Early development of ‘Social Property Investment’ strategies revealed a way to maximise profit and cost-effectiveness, minimise and mitigate risk – and ultimately, make a difference to the lives of people housed, as well as wider society.
‘Social Property Investment’ is not just randomly warehousing benefit claimants, with a sole focus on a financial return.
‘Social Property Investors’ actively provide comfortable, secure homes and take measures to safeguard the people they house.
Refining the Approach
Of course, this ‘model’ project was far from perfect and there were many headaches along the way. It was difficult to rehabilitate new tenants as the ‘supporting services’ which were promised at the point of initial contact often failed to materialise long-term – a frequent problem encountered over a previous couple of years of practical research.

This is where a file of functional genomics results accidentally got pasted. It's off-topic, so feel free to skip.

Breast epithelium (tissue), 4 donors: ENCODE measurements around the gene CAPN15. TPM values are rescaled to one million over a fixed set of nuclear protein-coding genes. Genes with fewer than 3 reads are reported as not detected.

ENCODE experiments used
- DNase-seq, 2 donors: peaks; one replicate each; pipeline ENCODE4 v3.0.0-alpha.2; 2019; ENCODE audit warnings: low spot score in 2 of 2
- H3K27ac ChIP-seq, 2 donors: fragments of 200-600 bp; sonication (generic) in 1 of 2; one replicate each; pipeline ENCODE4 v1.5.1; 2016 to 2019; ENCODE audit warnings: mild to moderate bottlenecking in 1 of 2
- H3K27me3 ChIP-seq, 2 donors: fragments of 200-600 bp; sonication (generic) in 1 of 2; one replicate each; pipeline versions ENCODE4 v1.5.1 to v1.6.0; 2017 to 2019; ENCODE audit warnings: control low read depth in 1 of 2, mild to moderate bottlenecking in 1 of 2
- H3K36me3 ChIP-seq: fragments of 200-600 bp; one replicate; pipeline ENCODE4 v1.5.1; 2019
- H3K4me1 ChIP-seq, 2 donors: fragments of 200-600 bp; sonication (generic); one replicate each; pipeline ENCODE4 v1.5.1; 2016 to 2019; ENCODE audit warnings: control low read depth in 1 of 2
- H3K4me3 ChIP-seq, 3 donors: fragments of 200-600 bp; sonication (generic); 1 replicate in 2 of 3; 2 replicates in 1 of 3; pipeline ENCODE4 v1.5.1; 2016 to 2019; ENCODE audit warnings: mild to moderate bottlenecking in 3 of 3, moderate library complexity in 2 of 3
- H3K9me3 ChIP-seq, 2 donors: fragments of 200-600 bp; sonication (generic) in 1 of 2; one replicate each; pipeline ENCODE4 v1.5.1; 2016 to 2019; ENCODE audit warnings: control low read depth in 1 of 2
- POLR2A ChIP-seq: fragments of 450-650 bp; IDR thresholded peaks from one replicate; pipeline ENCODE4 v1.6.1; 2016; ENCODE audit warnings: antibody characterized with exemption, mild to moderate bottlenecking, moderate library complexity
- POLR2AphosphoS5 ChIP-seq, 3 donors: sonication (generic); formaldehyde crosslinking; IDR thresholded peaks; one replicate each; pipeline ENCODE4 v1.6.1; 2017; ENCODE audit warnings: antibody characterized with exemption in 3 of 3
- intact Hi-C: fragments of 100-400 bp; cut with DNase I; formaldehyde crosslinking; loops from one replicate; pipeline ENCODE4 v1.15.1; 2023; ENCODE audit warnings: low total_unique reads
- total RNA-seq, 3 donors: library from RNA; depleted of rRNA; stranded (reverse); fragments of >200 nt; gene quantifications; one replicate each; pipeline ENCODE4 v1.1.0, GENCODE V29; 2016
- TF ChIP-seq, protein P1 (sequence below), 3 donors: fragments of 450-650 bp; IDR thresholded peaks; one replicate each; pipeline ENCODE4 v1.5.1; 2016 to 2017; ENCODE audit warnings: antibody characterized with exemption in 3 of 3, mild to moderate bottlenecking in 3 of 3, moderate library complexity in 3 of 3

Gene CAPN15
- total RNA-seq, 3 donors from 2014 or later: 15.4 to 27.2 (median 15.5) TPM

There were integration issues when one new housemate brought drugs and unsavoury characters into the home; one evening I learned via Facebook there had been a fire, another, there was a litter of kittens…
My experience with this project inspired me to go back to the drawing board with the aim of finding sustainable access to tenant support; rather than as before, laying focus on the bricks and mortar aspect, which is actually easy to find.
The financial rewards which are associated with property investment are wholly extendable to the provision of affordable housing – the crucial piece of the jigsaw to be found is a free-flowing and flexible resident support supply, which would consistently encourage complex tenancies to be maintained.
This time, my quest to find solutions would lead me 5,000 miles across the ocean to the American state of California, where innovation, enterprise and radical solutions to homelessness would be revealed to me in abundance.
Get In Touch